Category Archives: Blogging

Same Same But Different

Finally getting things sorted with the new blog software I switched for two main reasons:

  • MovableType version 3 had increased licensing restrictions so that the free version would only support one blog (pretty much)
  • The comment spam problem had caused me to close off all comments on the blog and there were a couple of good Captcha-based plugins for WordPress

I started off by exporting the stuff from my MovableType blog, and then set up a local copy of WordPress on my Powerbook. With that in place I could import the MovableType export. That worked well with a slight problem related to the Textile 2 post formatting plugin for WP which didn’t use the same syntax for images as the version for MT. WP and its plugins are written in PHP whereas MT is written in Perl. With a bit of fiddling I managed to make Textile 2 for WP handle the images in my old blog posts.

After that it was just a case of getting the templates and style-sheets right and installing one of the Captcha comment plugins.

It was easy to get the style-sheets working nicely with Firefox and Safari as both are pretty close to the standards regarding CSS, but Internet Explorer proves to be more of a challenge. It has a problem with the Box Model of layout that CSS uses and plays fast and loose with positioning and margins. Even better than that, the Mac implementation of IE (version 5) reacts very differently to way Windows IE 6 treats the same code.

Offline I only have a Mac to test stuff on, but have Virtual PC with Windows XP running inside that. VPC has an issue with OS X Tiger so that it won’t run in Virtual Switched Network mode, only shared network mode, so I can’t reach the web server running on the Mac from the virtual PC also running on the Mac. Instead to test the layout I have to save a copy of the page tothe shared directory using Firefox on the Mac, then open it using IE on the PC. All a bit tedious. I also don’t have access to all the info on the IE bugs which are available online.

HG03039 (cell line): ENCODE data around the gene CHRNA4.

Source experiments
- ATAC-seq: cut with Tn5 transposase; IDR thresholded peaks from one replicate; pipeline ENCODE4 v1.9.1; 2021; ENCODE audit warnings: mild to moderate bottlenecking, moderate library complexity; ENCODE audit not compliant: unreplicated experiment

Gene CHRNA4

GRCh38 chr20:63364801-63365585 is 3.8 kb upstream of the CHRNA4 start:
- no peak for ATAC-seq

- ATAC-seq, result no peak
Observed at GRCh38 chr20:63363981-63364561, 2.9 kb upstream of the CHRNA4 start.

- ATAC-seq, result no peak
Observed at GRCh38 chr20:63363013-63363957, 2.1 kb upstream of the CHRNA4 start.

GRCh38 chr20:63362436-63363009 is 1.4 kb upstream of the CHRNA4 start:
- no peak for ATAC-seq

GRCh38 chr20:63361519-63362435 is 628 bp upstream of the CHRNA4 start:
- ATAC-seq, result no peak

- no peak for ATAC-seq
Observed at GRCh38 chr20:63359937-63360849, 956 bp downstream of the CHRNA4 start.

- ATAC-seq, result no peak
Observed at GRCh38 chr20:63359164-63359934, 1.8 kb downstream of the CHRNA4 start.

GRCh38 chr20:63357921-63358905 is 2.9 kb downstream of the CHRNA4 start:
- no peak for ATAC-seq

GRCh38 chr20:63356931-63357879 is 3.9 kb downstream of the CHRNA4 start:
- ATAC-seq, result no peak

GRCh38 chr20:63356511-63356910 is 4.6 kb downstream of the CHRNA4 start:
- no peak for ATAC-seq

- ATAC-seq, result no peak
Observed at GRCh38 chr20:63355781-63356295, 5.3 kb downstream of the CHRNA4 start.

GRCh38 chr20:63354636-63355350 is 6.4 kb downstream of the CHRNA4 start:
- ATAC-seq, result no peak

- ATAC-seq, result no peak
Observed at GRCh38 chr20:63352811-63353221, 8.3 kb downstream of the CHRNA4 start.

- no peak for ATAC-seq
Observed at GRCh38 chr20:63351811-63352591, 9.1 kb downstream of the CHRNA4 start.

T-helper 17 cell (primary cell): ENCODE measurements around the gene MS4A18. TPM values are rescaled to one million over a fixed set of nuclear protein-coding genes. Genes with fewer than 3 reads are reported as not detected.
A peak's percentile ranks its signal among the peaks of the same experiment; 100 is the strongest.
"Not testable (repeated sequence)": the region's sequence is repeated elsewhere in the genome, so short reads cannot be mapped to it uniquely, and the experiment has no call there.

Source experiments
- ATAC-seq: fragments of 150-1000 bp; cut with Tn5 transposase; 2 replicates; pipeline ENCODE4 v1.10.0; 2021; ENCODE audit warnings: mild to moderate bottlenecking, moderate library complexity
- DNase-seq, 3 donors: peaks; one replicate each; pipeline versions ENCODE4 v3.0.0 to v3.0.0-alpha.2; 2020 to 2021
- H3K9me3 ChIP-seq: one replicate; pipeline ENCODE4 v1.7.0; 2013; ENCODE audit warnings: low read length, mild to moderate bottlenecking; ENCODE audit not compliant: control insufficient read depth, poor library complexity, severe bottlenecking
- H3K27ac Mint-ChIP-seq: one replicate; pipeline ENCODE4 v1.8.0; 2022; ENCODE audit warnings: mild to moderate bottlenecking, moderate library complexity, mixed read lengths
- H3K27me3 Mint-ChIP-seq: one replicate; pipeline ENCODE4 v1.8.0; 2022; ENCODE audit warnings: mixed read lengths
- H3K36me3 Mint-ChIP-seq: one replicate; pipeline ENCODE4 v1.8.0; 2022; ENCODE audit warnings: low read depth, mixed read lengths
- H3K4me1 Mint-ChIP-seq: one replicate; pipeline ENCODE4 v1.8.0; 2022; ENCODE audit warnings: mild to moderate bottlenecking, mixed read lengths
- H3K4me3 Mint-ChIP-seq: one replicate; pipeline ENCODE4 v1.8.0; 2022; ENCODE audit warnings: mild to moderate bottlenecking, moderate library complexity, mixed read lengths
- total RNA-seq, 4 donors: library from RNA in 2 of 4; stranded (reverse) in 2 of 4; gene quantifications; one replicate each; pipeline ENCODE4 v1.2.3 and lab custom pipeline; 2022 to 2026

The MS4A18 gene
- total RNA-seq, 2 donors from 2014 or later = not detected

I do have a spidered copy of most of the WP documentation which has proved very useful. Having all the documentation online is great for making sure that its all current etc, but does cause a problem if, like me, you have to pay for internet time. Maybe an automated daily package could be compiled for people who want to read the docs offline?

I’ve used some Apache rewrite rules to redirect links to my old MT pages to the equivalent WP entries so that Google etc should still find them.

I had the devil’s own trouble getting either of the two Captcha comment plugins to work. One required PHP to be compiled with GDlib and FreeType, the other needed ImageMagick with FreeType. Neither the PHP I had built nor the ImageMagick were suitable. I rebuilt PHP with the required modules but still didn’t get AuthImage to work, so have now (I hope) built ImageMagick as required by SecureImage instead. I left the compilation going on yesterday when I left the Internet cafe so we’ll see how it is when I get back there to upload this blog entry.
Update: It didn’t work, but a bit of tweaking means that comments are now working. Woohoo!

Some pros and cons for WordPress vs MovableType…


  • Built-in link handling
  • Fully Open Source
  • Easily extendable
  • Well documented and commented code.


  • Every page generated dynamically so slower than the static pages used by MT.
  • Some built-in tags are a bit restrictive.
  • Documentation only online

MT-Blacklist and Spoofing

I installed MT-Blacklist the week before last after getting hit with 5 spam comments. Since then it’s stopped 12 more spamming attempts, so it’s doing its job very well.

For those who don’t know, comment spamming has become a problem on blogs because it’s used as a way of pushing up web search rankings. Comments on various sites with links pointing to an online casino/viagra store etc, push the destination site up in the rankings.